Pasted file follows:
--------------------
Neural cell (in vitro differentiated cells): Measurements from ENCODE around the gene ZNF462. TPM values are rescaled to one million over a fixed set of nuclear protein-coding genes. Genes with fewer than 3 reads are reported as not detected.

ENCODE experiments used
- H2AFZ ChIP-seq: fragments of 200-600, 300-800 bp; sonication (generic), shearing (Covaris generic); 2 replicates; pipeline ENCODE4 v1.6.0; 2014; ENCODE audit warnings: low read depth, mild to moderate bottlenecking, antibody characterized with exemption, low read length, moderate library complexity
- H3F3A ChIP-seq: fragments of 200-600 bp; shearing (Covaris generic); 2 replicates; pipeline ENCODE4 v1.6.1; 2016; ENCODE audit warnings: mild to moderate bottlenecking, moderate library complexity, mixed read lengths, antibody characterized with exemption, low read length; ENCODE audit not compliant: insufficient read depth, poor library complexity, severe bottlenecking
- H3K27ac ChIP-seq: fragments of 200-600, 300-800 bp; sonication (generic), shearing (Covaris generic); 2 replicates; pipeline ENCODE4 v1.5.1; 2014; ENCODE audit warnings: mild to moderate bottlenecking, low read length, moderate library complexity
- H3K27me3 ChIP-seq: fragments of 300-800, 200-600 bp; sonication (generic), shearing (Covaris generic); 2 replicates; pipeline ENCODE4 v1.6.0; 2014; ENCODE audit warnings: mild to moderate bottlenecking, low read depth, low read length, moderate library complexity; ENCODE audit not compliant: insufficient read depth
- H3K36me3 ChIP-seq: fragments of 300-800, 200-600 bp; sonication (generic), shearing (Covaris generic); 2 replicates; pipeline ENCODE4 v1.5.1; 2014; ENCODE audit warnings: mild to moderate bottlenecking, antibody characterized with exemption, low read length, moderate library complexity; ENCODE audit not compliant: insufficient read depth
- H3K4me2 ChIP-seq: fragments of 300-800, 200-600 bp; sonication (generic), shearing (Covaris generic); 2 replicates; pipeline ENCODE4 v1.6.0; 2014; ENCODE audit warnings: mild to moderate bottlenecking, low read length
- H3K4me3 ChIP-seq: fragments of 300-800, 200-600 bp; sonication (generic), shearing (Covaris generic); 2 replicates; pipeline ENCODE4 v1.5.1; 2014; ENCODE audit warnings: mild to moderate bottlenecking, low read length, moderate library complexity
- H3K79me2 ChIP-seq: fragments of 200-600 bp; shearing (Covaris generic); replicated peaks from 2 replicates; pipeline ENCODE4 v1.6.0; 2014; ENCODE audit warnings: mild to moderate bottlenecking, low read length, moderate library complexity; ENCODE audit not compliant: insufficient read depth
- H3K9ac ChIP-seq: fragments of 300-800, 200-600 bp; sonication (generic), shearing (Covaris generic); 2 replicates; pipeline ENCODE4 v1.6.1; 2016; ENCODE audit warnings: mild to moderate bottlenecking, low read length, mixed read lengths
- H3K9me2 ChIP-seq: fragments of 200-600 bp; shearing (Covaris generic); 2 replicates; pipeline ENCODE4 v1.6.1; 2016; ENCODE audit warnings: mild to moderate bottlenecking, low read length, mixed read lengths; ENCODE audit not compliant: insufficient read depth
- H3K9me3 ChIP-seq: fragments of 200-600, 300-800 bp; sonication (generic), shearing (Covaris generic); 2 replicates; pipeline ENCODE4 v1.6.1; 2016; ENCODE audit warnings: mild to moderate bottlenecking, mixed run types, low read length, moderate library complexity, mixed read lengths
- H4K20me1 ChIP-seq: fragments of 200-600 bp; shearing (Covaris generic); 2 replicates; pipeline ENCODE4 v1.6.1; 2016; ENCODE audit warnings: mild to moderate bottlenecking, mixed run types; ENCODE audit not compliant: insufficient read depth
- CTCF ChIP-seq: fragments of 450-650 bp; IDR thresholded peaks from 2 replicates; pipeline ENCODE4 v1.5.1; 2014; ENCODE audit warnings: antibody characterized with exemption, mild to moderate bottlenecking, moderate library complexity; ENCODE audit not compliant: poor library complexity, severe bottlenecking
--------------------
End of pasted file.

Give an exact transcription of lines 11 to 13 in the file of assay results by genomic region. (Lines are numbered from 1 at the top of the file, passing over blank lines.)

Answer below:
- H3K9ac ChIP-seq: fragments of 300-800, 200-600 bp; sonication (generic), shearing (Covaris generic); 2 replicates; pipeline ENCODE4 v1.6.1; 2016; ENCODE audit warnings: mild to moderate bottlenecking, low read length, mixed read lengths
- H3K9me2 ChIP-seq: fragments of 200-600 bp; shearing (Covaris generic); 2 replicates; pipeline ENCODE4 v1.6.1; 2016; ENCODE audit warnings: mild to moderate bottlenecking, low read length, mixed read lengths; ENCODE audit not compliant: insufficient read depth
- H3K9me3 ChIP-seq: fragments of 200-600, 300-800 bp; sonication (generic), shearing (Covaris generic); 2 replicates; pipeline ENCODE4 v1.6.1; 2016; ENCODE audit warnings: mild to moderate bottlenecking, mixed run types, low read length, moderate library complexity, mixed read lengths